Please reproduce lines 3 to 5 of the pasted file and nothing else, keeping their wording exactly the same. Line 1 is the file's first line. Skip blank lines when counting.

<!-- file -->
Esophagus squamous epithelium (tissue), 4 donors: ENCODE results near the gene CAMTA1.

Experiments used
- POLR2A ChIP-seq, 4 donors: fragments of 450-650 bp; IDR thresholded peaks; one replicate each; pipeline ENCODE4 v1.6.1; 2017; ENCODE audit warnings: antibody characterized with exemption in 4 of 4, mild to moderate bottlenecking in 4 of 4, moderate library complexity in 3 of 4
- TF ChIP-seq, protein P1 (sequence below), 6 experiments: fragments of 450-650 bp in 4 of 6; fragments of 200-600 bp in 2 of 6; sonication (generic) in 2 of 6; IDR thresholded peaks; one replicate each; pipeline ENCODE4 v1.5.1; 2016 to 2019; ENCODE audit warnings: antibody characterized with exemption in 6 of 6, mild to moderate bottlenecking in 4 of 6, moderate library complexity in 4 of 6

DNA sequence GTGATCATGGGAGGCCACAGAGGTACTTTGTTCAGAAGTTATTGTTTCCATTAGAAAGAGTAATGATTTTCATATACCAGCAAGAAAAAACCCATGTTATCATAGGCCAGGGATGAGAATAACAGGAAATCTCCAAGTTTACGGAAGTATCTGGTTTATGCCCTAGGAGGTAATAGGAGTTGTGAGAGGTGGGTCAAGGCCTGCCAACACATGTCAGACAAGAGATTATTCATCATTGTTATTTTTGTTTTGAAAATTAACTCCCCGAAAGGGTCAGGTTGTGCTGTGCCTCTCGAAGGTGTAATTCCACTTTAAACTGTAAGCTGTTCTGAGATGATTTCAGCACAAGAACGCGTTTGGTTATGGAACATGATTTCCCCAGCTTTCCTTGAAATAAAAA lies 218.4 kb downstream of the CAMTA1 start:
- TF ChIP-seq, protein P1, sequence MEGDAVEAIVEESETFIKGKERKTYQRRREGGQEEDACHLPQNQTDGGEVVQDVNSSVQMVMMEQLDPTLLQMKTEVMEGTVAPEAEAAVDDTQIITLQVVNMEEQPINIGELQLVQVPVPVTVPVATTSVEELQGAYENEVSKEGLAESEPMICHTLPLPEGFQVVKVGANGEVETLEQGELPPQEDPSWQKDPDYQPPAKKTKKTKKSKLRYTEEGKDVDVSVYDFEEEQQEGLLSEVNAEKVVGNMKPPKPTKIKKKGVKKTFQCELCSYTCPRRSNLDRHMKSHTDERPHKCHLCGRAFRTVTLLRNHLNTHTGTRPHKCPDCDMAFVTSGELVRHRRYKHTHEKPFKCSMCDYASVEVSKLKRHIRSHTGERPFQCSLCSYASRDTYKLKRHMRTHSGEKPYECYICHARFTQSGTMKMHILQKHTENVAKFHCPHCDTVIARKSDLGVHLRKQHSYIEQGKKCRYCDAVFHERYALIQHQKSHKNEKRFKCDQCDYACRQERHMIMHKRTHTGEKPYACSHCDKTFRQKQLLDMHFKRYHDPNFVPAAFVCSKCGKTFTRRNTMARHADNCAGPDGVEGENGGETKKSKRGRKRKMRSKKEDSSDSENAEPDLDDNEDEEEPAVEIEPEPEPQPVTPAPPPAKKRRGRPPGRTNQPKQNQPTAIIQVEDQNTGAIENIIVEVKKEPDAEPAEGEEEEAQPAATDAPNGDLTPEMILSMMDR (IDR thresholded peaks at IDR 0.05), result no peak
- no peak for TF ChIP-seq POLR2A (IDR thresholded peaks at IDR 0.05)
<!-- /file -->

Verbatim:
- POLR2A ChIP-seq, 4 donors: fragments of 450-650 bp; IDR thresholded peaks; one replicate each; pipeline ENCODE4 v1.6.1; 2017; ENCODE audit warnings: antibody characterized with exemption in 4 of 4, mild to moderate bottlenecking in 4 of 4, moderate library complexity in 3 of 4
- TF ChIP-seq, protein P1 (sequence below), 6 experiments: fragments of 450-650 bp in 4 of 6; fragments of 200-600 bp in 2 of 6; sonication (generic) in 2 of 6; IDR thresholded peaks; one replicate each; pipeline ENCODE4 v1.5.1; 2016 to 2019; ENCODE audit warnings: antibody characterized with exemption in 6 of 6, mild to moderate bottlenecking in 4 of 6, moderate library complexity in 4 of 6

DNA sequence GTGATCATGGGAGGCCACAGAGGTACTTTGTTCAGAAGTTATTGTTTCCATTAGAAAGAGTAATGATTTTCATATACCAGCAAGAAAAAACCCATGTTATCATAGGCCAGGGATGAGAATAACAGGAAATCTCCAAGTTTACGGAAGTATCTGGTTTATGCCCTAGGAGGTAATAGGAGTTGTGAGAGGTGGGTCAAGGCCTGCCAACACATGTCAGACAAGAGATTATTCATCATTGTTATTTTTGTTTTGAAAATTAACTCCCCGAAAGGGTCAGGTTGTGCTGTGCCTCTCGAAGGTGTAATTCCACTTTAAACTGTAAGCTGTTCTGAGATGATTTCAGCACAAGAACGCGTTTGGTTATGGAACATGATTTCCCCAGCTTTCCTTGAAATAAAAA lies 218.4 kb downstream of the CAMTA1 start: